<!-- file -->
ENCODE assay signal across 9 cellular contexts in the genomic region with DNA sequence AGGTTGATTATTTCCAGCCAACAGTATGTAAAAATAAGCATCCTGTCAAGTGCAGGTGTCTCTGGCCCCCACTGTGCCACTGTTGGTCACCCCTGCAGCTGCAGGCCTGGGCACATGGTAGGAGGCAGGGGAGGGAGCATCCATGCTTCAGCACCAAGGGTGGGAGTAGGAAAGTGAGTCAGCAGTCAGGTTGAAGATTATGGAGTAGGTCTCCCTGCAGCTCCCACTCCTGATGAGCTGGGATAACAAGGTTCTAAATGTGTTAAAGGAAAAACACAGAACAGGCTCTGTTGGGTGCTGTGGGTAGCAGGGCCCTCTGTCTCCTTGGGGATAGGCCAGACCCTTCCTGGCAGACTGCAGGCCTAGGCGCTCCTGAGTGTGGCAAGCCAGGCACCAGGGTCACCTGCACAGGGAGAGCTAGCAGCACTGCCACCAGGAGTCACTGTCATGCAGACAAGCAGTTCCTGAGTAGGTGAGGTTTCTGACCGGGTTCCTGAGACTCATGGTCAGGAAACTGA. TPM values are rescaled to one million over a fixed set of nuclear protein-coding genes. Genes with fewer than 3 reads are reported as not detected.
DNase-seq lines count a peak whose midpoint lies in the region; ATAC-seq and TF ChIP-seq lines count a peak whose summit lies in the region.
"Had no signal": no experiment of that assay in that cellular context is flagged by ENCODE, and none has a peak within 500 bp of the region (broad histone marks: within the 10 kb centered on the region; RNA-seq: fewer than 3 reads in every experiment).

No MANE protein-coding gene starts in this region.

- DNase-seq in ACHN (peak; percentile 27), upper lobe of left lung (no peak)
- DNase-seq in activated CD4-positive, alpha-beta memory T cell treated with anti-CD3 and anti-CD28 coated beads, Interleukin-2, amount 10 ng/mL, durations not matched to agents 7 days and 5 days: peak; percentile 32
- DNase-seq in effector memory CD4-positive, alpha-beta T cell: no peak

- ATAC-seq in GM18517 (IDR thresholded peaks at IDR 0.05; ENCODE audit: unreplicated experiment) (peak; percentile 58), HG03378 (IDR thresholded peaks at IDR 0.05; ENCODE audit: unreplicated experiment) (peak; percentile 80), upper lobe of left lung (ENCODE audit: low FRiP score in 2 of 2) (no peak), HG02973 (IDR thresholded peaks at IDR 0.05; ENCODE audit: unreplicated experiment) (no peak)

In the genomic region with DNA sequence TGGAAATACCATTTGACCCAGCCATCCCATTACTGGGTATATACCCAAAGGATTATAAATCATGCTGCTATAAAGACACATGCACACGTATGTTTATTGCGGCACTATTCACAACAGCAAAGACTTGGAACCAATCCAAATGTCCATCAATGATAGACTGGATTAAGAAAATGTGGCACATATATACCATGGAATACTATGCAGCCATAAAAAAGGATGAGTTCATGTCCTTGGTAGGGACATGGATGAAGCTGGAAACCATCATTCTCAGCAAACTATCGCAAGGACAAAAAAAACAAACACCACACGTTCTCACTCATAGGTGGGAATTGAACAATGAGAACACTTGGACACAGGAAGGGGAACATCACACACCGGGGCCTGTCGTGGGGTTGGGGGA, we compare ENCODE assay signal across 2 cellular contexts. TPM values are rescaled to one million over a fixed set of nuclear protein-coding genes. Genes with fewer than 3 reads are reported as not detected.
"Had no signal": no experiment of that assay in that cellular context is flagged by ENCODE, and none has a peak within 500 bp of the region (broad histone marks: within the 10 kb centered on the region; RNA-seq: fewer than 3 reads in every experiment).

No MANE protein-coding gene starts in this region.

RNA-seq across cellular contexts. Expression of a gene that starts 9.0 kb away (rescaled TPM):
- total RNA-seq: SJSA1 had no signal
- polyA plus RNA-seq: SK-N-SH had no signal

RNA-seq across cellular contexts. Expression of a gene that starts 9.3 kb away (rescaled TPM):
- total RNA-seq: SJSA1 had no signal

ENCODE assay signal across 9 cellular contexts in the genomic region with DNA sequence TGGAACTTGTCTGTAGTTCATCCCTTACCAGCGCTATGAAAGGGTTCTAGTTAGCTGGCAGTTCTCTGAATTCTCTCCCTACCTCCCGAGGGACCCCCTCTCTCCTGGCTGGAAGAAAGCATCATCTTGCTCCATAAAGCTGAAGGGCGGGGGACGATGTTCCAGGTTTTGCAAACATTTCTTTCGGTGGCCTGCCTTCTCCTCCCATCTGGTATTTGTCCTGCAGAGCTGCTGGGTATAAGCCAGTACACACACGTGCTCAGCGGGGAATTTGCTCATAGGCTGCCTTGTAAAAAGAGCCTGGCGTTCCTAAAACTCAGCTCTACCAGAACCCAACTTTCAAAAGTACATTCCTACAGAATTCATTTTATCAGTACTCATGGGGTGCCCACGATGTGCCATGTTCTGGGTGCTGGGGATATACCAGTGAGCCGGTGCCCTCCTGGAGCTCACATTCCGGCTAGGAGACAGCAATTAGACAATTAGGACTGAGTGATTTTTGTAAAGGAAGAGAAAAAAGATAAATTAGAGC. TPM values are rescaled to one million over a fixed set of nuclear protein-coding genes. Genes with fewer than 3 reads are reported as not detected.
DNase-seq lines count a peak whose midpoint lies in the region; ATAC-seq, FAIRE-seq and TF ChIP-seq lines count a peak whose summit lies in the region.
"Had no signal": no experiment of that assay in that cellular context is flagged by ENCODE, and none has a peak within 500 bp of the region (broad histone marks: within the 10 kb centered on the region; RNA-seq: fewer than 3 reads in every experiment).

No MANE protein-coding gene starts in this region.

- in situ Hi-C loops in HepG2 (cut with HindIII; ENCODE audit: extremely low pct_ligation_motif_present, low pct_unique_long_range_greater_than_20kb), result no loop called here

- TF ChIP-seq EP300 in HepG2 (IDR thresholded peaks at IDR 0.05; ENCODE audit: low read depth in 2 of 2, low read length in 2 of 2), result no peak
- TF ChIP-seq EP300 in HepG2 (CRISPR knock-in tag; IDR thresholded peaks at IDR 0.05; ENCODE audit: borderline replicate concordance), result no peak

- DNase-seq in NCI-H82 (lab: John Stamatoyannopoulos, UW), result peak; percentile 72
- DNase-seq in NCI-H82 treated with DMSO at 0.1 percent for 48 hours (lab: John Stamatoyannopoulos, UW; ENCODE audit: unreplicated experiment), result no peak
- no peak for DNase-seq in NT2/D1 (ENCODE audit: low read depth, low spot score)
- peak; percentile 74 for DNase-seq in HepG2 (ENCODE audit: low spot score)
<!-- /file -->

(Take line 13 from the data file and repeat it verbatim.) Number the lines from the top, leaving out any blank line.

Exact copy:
- total RNA-seq: SJSA1 had no signal